You have had a hard day at work come home the house is a mess, the baby is crying and your wife looks frazzled. You give her an empathetic hug, tell her you understand and head for the liquor cabinet rather than kicking the dog. It’s already been a rough day. Theoretically, you need that drink to relax, to help eliminate the stress. But is that really what that drink is doing?
Alcohol Tricks Your Senses
What is wrong with this picture? The truth is that alcohol is numbing your senses, tricking them into believing you are no longer stressed when the truth is the stress is still there. It is just hiding under the illusion that alcohol is in fact eliminating whatever the real stress factors are. While under the influence of alcohol we can often make our stress worse leading to depression or violent episodes of aggression which is the exact opposite of what we are trying to accomplish. We can easily become dependent on alcohol as our legal means of controlling our mood and this in turn can lead to addiction.
Are We A Social Drinker or Problem Drinker?
Imbibing in alcohol to try and reduce stress is nothing new, in fact it has been used for centuries. Not only have stressful situations encouraged drinking but it has also been considered a way of relieving stress. We often hear the phrase, “I need a drink just to calm my nerves.” The media and entertainment industry constantly portray alcohol as a way to relieve stress. There is always the question we ask ourselves, are we a social drinker or a problem drinker? Do we drink for the pleasure of the taste and the social environment, or do we feel we need to have a drink to take off the edge? Do we just drink on weekends or every day after work? Do we think we are not an alcoholic because we just drink wine or beer or on weekends only?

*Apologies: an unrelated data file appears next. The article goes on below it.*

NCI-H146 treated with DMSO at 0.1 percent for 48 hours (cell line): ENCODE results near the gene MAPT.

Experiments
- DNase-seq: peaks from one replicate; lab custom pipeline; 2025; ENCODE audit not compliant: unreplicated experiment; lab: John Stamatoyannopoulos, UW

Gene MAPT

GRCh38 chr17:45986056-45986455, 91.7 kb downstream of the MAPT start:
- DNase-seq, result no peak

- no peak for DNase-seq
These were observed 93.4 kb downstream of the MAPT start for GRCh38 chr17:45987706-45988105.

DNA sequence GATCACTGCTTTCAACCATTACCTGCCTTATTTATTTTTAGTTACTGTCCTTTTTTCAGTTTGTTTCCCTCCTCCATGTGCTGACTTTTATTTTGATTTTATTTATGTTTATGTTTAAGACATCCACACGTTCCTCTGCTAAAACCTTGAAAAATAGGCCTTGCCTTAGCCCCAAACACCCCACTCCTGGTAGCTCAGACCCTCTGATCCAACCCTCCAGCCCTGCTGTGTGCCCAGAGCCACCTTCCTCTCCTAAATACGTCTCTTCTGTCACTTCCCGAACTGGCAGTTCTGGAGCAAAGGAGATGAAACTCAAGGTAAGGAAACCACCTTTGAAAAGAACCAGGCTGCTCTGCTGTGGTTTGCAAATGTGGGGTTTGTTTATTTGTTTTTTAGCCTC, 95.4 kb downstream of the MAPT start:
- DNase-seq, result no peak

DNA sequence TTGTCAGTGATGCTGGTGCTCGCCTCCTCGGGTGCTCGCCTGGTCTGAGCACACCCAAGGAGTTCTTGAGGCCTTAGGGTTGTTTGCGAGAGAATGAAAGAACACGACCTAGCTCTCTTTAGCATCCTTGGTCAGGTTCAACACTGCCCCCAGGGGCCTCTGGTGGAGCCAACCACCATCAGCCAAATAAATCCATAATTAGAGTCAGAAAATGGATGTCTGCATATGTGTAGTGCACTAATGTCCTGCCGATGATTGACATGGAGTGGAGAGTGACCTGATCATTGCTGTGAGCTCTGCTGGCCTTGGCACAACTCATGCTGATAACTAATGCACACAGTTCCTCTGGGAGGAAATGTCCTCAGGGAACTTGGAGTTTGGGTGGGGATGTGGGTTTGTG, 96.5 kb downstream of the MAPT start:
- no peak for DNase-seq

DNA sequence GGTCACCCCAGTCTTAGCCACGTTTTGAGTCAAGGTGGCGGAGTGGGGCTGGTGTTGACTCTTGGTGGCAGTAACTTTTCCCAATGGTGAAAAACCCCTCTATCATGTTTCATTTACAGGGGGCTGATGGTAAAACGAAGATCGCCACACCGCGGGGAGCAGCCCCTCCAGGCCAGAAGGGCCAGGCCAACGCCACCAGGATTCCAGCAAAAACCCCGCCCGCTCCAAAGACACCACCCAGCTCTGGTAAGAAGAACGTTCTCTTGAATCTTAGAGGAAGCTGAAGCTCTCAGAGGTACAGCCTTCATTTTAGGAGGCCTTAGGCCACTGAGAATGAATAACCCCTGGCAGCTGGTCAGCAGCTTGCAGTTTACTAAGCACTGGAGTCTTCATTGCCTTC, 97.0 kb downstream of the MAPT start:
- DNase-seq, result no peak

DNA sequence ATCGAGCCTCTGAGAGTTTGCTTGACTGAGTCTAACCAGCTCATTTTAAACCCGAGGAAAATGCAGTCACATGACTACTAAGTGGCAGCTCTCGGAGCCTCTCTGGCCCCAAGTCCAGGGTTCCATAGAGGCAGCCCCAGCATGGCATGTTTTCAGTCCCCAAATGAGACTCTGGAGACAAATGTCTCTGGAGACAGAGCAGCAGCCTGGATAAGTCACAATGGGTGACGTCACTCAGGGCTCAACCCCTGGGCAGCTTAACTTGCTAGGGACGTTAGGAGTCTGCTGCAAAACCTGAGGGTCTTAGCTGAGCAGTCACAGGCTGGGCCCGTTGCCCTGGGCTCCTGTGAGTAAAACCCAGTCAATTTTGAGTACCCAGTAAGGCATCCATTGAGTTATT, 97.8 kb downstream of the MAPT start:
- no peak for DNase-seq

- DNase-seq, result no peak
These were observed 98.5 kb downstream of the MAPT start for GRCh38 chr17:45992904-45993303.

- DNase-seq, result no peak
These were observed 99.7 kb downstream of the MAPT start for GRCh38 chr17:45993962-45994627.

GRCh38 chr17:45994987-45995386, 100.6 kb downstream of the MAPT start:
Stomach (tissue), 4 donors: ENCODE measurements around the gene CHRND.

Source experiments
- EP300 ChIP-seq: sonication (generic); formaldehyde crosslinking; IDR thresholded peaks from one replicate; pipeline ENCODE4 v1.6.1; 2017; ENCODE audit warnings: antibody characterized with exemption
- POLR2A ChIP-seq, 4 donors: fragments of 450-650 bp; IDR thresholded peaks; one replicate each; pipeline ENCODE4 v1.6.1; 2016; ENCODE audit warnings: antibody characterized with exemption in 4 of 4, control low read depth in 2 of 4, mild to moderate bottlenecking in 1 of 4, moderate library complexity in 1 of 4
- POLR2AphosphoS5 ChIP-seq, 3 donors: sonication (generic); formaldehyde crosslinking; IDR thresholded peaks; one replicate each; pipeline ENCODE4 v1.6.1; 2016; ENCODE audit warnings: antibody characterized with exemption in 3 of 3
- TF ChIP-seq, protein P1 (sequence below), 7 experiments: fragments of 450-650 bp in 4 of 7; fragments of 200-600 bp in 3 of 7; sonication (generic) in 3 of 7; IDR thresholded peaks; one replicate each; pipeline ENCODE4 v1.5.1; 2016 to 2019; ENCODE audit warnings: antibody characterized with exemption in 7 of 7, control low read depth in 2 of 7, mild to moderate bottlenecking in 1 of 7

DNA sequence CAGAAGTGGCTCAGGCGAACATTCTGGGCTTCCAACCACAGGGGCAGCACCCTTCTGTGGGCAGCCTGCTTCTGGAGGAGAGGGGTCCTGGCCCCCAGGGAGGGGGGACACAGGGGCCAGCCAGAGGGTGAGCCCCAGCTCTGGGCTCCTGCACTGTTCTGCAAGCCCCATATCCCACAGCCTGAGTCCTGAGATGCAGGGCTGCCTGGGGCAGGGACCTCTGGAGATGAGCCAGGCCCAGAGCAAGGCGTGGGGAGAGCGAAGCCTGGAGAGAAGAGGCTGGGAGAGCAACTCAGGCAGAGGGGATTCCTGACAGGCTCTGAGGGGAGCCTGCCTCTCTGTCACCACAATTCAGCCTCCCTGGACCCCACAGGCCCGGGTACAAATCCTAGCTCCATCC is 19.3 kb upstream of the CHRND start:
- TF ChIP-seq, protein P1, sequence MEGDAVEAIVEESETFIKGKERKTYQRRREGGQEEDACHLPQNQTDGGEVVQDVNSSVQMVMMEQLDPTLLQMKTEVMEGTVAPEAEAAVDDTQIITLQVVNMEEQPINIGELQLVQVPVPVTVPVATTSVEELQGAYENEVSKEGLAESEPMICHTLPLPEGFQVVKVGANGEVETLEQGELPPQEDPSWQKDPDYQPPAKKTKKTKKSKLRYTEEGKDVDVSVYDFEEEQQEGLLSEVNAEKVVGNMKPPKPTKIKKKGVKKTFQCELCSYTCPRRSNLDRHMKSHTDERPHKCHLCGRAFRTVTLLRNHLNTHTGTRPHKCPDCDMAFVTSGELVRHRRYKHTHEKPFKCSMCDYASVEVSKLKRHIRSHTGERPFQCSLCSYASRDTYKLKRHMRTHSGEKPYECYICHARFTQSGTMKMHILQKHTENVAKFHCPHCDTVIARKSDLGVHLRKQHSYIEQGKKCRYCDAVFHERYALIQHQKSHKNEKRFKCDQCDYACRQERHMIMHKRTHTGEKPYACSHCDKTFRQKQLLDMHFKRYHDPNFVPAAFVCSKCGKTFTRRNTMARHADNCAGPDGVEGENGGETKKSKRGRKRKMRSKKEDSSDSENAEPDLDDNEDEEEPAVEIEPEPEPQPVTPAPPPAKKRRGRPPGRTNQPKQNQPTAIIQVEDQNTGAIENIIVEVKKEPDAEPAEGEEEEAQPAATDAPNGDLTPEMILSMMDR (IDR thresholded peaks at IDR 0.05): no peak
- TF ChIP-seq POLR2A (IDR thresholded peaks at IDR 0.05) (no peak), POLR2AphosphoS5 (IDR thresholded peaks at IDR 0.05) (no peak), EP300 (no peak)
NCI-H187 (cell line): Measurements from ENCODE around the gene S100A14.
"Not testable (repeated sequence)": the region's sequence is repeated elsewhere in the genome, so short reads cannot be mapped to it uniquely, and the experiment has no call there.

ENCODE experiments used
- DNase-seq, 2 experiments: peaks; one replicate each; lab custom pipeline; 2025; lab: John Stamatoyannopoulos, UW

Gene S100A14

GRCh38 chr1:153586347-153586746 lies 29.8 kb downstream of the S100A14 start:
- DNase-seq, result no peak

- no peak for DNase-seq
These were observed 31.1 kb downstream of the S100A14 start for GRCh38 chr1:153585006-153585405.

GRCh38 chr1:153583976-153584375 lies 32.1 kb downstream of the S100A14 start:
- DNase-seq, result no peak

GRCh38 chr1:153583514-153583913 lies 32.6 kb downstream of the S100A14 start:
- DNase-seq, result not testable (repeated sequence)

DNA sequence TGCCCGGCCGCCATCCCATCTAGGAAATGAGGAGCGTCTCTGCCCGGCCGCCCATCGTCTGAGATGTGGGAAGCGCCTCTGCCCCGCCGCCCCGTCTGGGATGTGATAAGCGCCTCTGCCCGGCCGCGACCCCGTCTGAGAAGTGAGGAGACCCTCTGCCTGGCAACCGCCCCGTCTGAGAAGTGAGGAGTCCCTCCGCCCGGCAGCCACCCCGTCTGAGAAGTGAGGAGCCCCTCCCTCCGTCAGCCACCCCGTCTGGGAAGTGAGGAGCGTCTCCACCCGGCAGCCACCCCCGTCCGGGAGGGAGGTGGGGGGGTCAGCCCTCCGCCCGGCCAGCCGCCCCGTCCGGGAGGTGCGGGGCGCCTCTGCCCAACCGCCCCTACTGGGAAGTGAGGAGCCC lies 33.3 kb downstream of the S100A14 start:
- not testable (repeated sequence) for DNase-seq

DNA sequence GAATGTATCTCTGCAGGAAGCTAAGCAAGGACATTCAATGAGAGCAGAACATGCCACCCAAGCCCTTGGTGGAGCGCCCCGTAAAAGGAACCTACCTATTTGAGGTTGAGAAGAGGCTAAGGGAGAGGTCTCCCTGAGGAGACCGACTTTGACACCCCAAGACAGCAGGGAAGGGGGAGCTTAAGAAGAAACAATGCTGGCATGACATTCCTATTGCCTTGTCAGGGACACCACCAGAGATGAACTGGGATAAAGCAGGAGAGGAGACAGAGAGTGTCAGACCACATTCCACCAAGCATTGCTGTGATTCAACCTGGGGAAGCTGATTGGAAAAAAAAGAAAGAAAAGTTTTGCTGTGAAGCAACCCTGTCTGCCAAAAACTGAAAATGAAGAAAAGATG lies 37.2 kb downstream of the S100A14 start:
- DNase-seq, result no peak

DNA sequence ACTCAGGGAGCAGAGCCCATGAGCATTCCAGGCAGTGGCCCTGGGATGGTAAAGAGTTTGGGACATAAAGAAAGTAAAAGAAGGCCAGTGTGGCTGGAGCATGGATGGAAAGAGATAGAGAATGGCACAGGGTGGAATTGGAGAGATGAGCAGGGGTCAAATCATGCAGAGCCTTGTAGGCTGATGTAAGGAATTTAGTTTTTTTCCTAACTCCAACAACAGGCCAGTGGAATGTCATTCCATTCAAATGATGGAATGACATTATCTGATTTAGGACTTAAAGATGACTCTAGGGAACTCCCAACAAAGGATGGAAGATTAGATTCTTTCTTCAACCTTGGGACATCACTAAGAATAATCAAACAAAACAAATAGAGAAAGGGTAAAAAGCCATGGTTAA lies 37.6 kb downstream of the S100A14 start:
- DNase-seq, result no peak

Research Shows We Drink In Spite Of Health Warnings
You can rest assured there have been many studies over the years trying to determine the correlation between stress and alcohol. Researchers have determined that alcohol’s anticipated positive effect is a primary reason many of us consume alcohol despite the risk of contracting many of the health issues associated with alcoholism. In one German study it was discovered after following a group of 300 children from their early teens to young adulthood that “the earlier people begin drinking the greater their chances of using alcohol as a coping technique to deal with stress.”
They went on to confirm that the impact of stressful life events on someone’s drinking pattern depends on the age they took their first drink. The earlier kids start using alcohol the stronger the association between stress and alcohol. Researchers discovered when people drink they usually behave in one of two ways:
- They become energized, talkative and uninhibited.
- They become docile, sleepy and inattentive.
The bottom line is that alcoholism is becoming an ever growing problem with more people trying to use it for relaxation and stress relief. Does it work? Perhaps for some, but for others the jury is still out.